Eating out can be enjoyable, satisfying, relaxing, and a nice treat.  But when food becomes so expensive that you worry about the bill, the experience is diminished.  With a few money saving tips you can enjoy your dining out experience and keep a little more of the greenback in your pocket.




Monday, February 9, 2015

Jalapeno, Bacon, and Cheddar Baked Oysters

How can you go wrong with a recipe that has the classic combination of spicy jalapenos, salty bacon, and gooey cheddar cheese?  You could put that trifecta on cardboard and it would be good.  But much to Betsy’s delight and our digestive health I switched out the cardboard for oysters.  We scored some yummy, plump Louisiana oysters that were the perfect avenue for my triad of deliciousness.


We were first introduced to this baked oyster combination at our favorite beach-side restaurant in Pensacola Beach called Peg Leg Pete’s.  The restaurant has a great vibe with an open air patio, nautical paraphernalia hanging on the ceiling, an extensive cocktail list, and oysters cooked eleven different ways.  Their version is called Spicy Lafitte's and they are delicious.  There are many reasons to go to Pensacola Beach and Peg Leg’s is certainly one of those.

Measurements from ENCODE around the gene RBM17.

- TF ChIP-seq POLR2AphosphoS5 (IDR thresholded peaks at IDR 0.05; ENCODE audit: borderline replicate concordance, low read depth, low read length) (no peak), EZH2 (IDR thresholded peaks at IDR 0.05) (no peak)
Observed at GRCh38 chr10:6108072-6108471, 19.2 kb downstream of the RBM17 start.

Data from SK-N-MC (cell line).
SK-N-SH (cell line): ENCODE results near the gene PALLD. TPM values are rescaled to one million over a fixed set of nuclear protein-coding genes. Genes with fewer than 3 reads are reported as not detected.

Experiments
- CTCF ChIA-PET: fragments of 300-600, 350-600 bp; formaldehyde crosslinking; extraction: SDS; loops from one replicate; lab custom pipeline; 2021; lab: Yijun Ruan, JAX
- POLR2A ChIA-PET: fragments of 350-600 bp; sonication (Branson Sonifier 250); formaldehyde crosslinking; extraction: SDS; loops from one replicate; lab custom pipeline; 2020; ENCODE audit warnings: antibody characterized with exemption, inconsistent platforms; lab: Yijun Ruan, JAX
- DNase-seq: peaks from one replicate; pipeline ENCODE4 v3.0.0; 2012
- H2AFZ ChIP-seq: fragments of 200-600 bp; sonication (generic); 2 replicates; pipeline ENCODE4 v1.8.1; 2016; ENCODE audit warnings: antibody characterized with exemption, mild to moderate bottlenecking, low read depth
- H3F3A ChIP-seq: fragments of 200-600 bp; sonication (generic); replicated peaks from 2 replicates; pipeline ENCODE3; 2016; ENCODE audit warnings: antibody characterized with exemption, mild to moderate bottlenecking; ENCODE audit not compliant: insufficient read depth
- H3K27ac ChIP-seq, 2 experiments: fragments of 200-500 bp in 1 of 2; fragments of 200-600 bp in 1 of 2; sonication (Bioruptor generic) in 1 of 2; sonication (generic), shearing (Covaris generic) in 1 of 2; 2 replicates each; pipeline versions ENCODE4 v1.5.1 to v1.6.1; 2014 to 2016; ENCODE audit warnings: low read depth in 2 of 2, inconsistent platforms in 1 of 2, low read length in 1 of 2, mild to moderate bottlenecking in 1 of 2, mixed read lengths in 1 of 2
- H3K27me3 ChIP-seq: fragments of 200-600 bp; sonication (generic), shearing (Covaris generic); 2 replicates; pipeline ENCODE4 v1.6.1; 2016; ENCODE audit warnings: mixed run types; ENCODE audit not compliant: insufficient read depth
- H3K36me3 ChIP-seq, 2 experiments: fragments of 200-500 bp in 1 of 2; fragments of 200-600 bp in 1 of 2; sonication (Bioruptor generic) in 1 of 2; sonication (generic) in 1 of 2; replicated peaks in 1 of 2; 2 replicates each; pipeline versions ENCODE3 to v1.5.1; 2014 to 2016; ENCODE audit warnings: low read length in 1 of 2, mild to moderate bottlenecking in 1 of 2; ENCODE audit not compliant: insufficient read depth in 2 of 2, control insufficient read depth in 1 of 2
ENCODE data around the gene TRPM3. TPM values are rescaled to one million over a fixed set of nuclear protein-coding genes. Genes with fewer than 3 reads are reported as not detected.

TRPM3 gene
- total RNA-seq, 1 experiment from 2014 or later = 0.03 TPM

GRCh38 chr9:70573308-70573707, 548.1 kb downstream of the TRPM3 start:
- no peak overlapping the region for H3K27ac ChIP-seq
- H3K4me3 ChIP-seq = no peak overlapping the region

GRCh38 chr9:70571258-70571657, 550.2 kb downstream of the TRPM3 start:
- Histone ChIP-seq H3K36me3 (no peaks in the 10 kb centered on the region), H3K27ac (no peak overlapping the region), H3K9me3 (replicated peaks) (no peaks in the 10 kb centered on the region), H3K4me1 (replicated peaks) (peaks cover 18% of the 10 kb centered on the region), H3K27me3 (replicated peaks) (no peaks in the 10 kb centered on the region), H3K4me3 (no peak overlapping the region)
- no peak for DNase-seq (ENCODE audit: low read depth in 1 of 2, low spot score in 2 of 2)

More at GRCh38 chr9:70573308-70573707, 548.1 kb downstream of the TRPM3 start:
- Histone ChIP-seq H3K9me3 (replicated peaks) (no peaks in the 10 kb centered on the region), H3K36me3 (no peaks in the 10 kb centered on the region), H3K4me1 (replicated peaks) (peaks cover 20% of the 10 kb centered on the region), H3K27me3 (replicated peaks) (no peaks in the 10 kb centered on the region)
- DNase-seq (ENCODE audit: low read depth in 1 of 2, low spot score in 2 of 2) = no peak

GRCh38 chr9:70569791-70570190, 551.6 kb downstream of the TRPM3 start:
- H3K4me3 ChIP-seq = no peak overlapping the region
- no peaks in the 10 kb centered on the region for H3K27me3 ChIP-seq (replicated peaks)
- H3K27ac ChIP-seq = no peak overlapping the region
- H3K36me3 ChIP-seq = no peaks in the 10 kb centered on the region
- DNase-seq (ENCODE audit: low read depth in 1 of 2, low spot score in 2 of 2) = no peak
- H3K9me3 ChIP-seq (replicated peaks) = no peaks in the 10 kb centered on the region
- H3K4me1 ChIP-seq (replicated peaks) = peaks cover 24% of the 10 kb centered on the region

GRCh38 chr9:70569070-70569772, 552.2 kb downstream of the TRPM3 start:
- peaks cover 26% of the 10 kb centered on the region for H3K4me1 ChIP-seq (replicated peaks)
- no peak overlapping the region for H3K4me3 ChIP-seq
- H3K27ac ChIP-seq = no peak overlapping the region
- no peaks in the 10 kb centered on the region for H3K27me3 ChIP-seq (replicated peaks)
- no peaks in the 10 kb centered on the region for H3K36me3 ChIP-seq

Back to the oysters.  This is a super easy recipe with a delicious reward.  Shuck the oysters.  Mix up the four ingredients. 



Bake.  Enjoy!  It’s that simple.


Ingredients:

1      dozen oysters
1 ½  cups cheddar cheese, grated
4      slices cooked bacon, crumbled
2      tablespoons pickled jalapenos, chopped
1      tablespoon Creole seasoning 


Directions: 


Preheat oven to 450°F

Combine the cheese, bacon, jalapenos, and Creole seasoning.  Distribute evenly over the oysters.  Bake in the oven for ten minutes until cheese is melted and oysters are steamy. 

Note:  My RV oven does not have a broiler so baking at a high temperature is my only option.  You certainly could use a broiler, just decrease the cooking time.